This is a really wonderful article. First is Fred Cruz, an inmate-turned-legal-scholar trapped in the Texas prison system in the 60s:
On another occasion, while picking cotton, Cruz had asked a guard for water with the words "no water, no work." For that he received a week in solitary. Then there was the time he received the punishment of standing on a rail, which meant standing for days at a time on a six-by-two plank turned sideways. The offense that day: "inmate started chasing an armadillo."
The infractions went on and on: "unsatisfactory work" ... "creating a disturbance" ... "impudence" ... "refusal to work" ... "disobeying a direct order" ... "disrespectful attitude" ... "insolence" ... "insubordination" ... "insubordination."
Cruz always lost, but with each encounter he learned a little more about the nature of the Texas Department of Corrections. He learned it the same way someone can learn a great deal about the nature of a grizzly by poking it with a stick.
Next up is Frances Jalet:
So, late in the summer of 1967, she packed her car and set out on the long drive to Austin. After a difficult marriage and two decades of motherhood, she was suddenly off on a new adventure. She drove west and south, through the August heat and thunderstorms. She was 56 years old.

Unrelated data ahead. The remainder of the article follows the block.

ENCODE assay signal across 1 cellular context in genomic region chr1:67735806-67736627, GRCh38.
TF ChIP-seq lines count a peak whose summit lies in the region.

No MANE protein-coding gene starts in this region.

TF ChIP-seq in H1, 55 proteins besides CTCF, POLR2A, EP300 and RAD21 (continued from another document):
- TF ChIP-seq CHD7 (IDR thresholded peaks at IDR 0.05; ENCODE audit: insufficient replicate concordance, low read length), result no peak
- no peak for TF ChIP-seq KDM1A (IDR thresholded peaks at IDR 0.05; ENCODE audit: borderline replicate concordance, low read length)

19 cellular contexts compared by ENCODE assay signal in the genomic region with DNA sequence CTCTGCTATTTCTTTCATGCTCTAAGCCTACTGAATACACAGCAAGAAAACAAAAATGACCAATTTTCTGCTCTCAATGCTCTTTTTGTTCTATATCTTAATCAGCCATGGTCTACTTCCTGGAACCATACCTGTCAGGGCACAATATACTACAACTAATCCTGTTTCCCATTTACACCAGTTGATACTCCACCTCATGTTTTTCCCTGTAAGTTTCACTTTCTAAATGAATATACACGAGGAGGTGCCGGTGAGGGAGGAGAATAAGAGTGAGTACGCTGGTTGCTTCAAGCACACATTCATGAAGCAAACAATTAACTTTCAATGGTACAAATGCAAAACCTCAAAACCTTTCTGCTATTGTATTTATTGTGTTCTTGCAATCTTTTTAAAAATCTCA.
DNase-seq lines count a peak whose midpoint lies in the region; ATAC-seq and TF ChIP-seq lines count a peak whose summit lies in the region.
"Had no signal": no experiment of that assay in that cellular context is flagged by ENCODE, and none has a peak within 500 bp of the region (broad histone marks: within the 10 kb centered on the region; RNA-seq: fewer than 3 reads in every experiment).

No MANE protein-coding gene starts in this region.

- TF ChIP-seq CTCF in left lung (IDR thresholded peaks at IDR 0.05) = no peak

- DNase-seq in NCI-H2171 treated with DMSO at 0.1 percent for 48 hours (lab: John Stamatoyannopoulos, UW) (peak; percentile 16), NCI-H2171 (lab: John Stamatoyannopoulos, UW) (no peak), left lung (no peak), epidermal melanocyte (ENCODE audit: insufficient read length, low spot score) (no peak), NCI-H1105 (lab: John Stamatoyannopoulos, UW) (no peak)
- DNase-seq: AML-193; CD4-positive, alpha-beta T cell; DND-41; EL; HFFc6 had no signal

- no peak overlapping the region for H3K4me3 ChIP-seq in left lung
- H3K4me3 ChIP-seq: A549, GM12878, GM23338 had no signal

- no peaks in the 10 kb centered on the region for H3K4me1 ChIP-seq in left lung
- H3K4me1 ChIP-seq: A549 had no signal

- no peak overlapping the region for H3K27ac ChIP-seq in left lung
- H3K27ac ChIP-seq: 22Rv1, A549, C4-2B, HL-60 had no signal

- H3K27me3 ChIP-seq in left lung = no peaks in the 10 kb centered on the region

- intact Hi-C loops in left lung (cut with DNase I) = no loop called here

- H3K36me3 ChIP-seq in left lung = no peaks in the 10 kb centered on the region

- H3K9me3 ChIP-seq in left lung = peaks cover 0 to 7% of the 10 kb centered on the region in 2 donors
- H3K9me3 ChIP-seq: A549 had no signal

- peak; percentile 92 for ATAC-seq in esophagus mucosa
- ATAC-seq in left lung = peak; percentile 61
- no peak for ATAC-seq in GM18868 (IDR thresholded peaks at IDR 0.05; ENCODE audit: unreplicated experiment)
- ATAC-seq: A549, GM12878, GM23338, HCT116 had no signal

A few days after she got to town, the Austin American-Statesman ran a short profile of this peculiar woman who had moved from the East Coast to Texas to help low-income plaintiffs. The writer of the story called her "Portia for the Poor," after the heroine in Shakespeare's The Merchant of Venice--a rich heiress who dresses up as a man and fools everyone into believing she is a competent lawyer.
The next week, she received a letter from a prisoner named Fred Cruz. He'd read the article, he said, and wondered if she could help him with his case. Jalet had never set foot in a prison, never handled a criminal complaint--never headed any type of litigation, for that matter. She had yet to pass the Texas Bar. Helping a prisoner was also outside the bounds of her job description at the Legal Aid and Defender Society of Travis County. She was supposed to stick to predicaments in the lives of poor locals: evictions, consumer credit, and unfair debt collection. But Jalet decided she could make the visit on her own time. She called the prison to schedule a visit, and a couple of weeks later, on a breezy and cool late October day, she got into her car and drove the 160 miles to meet Cruz.
and finally, there are many, many villains. For example:
McAdams was another big man. Chinless, with a large gut, the warden had a reputation for brutality. His lumbering girth belied a capacity for sudden ferocity. Prisoners whispered stories of his ability to silently walk up on a man and lay him out with a roundhouse kick to the head. One Houston Chronicle reporter described McAdams as a "big man with a velvet voice, a cherub's face," who, "despite the paunch," could "move like a mongoose when there is trouble brewing." From later interviews, it seems McAdams disliked Jalet at first sight. He recalled that her skirt was far too provocative for a prison visit and that her mane of graying blond hair was only partially tamed into a bun. "If you dreamed of a witch," McAdams told a video crew, "that's exactly what she looked like."